Establishing parameters for cache memory used with a hard drive under an embodiment may involve tuning of the cache memory. In tuning of a cache, actual or simulated computer operations are evaluated and the cache architecture is adjusted based on how the computer operates or is utilized. Under one embodiment, factors that affect the tuning of a cache memory include the amount of backup power that is available for the cache and the associated storage device, together with the power requirements of the cache memory and the storage device during backup operations. These power requirements will vary depending on the type of memory and the operational environment. For example, if the storage device is a hard disk drive and the hard drive stops spinning when not in use to save power, such as in a laptop or notebook computer, backup operations then require some additional backup power to overcome the rotational inertia of the disk and spin up the hard drive before data can be transferred from the cache memory to the hard drive memory. The power availability and power requirements then affect the cache architecture that is chosen for a particular embodiment.
A backup power source provides power to the cache memory and to the first memory upon a failure of the power supply. Upon a power failure, the cache memory and the first memory then operate using the power supplied by the backup power supply to transfer from the cache memory to the first memory any data contained in the cache memory that is intended for the first memory. Failure of the main power source may include, but is not limited to, complete lost of power, power production at a level that is too low for system operation, and production of power that is otherwise unusable for the system. The backup power supply requires sufficient capacity to continue operation of the cache memory and the first memory until all data stored in the second memory that is intended for the first memory has been transferred. The transfer of data will take a certain amount of time and sufficient power is need to keep the first and second memories operational until the data is transferred.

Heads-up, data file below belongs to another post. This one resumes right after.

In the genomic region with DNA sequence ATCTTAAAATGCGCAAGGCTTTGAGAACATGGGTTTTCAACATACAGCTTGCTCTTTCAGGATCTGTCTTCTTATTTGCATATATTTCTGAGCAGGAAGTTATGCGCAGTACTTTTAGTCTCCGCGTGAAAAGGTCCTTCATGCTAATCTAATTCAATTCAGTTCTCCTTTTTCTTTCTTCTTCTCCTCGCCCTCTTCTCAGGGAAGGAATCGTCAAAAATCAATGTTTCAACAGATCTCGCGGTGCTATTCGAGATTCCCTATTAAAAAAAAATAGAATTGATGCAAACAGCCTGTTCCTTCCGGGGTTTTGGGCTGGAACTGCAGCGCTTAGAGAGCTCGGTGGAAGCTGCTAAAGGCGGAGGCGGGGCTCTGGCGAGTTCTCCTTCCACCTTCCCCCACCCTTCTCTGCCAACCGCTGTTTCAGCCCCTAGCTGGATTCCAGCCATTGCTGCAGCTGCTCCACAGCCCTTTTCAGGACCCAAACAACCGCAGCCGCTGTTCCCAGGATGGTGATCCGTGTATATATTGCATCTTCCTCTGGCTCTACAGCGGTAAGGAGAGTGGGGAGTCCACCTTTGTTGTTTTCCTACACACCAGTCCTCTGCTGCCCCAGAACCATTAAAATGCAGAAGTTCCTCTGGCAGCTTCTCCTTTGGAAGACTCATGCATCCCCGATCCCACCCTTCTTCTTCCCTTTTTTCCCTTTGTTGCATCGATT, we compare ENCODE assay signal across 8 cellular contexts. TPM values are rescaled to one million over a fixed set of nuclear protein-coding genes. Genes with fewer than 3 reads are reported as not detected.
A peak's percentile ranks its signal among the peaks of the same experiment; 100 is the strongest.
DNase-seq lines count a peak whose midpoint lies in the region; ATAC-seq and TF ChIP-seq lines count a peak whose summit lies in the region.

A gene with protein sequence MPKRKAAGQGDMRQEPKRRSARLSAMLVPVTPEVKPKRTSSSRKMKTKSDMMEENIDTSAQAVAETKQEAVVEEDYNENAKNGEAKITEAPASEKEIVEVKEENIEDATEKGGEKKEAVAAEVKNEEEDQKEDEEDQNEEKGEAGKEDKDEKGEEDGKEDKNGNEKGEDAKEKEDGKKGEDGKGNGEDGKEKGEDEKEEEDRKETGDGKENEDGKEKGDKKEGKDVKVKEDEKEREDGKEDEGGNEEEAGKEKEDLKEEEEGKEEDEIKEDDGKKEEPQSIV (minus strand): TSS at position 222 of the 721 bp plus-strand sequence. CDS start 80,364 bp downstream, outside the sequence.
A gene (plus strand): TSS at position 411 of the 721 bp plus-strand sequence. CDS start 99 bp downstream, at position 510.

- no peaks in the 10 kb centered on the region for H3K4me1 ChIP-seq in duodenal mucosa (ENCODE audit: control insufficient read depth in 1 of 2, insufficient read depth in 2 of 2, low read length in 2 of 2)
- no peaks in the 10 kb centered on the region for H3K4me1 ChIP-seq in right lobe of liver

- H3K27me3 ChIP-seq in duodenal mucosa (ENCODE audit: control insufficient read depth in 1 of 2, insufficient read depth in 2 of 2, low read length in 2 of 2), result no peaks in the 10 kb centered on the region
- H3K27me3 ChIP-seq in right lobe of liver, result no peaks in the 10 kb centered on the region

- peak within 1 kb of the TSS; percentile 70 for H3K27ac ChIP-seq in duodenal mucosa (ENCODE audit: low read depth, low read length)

The backup power source can comprise any energy storage device, including but not limited to a rechargeable battery, a capacitor, a replaceable battery, or other device capable of holding power. In one embodiment, the backup power source is a rechargeable device that is charged by the main power source, allowing the backup power source to be at or near full power capacity if the power supply fails. Under an embodiment of the invention, the backup power source charges upon initial power up of a computer and provides a signal to cache control logic when there is sufficient backup power to transfer data from the second memory to the first memory. When the signal indicating sufficient backup power is received, the cache control logic may commence or expand operation of the second memory for transfers of data to and from the first memory.
Under an embodiment of the invention, a computer 500 comprises a bus 505 or other communication means for communicating information, and a processing means such as a processor 510 coupled with the bus 505 for processing information. The computer 500 further comprises a random access memory (RAM) or other dynamic storage device as a main memory 515 for storing information and instructions to be executed by the processor 510. Main memory 515 also may be used for storing temporary variables or other intermediate information during execution of instructions by the processor 510. The computer 500 also may comprise a read only memory (ROM) 520 and/or other static storage device for storing static information and instructions for the processor 510.
A data storage device 525 may also be coupled to the bus 505 of the computer 500 for storing information and instructions. The data storage device 525 may include a magnetic disk or optical disc and its corresponding drive, flash memory or other nonvolatile memory, or other memory device. Under one embodiment of the invention, data storage device 525 comprises a hard drive or other storage device, a cache memory, cache control logic, and an energy storage device. Such elements may be combined together or may be separate components, and utilize parts of other elements of the computer 500. Under an embodiment of the invention, the energy storage device can provide energy to the cache memory and the hard drive upon a power failure in order to allow transfer of data from the cache memory to the hard drive.